Added the justification via counting the number of permutations.

]]>I added

In combinatorics, the definition usually extends to $k = 0$ by setting $0! = 1$.

The same for binomial/multinomial coefficients, the numbers $k_i$ and $n$ can be zero as it is in Pascal triangle, then one uses $0! = 1$. (In fact, there are also the standard conventions when some of the numbers are out of bound when the multinomial coefficients are, in combinatorics, taken to be zero.) Our entry binomial theorem anyway uses the summation where the lower index is allowed to be zero as it should be.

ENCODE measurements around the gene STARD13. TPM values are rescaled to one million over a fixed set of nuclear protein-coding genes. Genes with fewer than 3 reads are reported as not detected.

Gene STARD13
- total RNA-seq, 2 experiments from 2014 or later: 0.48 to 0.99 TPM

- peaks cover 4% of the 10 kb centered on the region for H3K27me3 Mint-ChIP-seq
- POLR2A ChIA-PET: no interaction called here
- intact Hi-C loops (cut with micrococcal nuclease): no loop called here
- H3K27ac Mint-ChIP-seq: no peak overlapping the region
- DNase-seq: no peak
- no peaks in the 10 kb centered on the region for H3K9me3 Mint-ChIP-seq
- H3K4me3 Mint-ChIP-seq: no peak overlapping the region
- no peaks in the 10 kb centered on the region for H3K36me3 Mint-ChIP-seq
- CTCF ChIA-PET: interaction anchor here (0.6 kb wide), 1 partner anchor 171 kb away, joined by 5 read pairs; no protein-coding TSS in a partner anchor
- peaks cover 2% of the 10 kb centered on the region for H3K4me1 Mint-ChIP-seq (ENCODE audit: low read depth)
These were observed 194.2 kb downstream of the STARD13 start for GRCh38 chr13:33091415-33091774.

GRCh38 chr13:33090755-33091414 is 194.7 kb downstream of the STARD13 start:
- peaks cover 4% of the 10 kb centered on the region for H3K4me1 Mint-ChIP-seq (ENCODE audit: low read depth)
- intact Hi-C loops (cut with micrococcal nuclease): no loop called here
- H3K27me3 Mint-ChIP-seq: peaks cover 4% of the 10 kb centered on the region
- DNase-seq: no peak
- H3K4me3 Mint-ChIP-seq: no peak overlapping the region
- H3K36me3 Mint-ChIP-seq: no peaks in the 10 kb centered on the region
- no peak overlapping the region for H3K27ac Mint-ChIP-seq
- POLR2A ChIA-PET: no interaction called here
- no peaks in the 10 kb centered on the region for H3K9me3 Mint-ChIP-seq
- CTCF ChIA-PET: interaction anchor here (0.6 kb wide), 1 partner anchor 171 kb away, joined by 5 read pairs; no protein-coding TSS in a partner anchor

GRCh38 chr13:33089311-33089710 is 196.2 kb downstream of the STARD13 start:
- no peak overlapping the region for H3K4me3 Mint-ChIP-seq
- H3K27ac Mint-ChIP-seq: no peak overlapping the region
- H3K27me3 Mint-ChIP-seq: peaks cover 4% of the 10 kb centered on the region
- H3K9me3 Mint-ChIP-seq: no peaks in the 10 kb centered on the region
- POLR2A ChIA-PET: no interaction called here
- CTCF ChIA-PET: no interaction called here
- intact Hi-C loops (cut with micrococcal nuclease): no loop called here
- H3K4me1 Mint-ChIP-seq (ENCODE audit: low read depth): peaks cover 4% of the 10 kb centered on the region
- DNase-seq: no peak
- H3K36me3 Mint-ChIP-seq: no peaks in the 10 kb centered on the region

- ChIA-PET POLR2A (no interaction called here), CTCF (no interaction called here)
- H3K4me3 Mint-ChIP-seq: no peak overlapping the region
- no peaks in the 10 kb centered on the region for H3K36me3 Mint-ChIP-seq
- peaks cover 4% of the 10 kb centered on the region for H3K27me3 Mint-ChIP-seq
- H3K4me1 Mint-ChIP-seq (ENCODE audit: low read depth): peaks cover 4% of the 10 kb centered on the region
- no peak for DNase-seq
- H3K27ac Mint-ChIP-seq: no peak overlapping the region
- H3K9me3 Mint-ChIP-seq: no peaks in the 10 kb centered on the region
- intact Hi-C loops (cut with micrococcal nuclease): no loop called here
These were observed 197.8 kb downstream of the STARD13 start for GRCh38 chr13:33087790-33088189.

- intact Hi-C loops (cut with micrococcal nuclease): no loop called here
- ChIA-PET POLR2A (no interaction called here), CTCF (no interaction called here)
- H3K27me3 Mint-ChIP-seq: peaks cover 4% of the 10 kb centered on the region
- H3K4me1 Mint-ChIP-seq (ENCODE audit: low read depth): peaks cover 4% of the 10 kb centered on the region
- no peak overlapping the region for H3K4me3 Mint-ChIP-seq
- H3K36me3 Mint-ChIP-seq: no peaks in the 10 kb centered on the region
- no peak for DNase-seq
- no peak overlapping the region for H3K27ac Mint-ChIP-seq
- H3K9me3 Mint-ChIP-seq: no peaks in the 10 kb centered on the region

]]>I had occasion to create minimal entries for basic combinatorial concepts: *factorial*, *multinomial coefficient*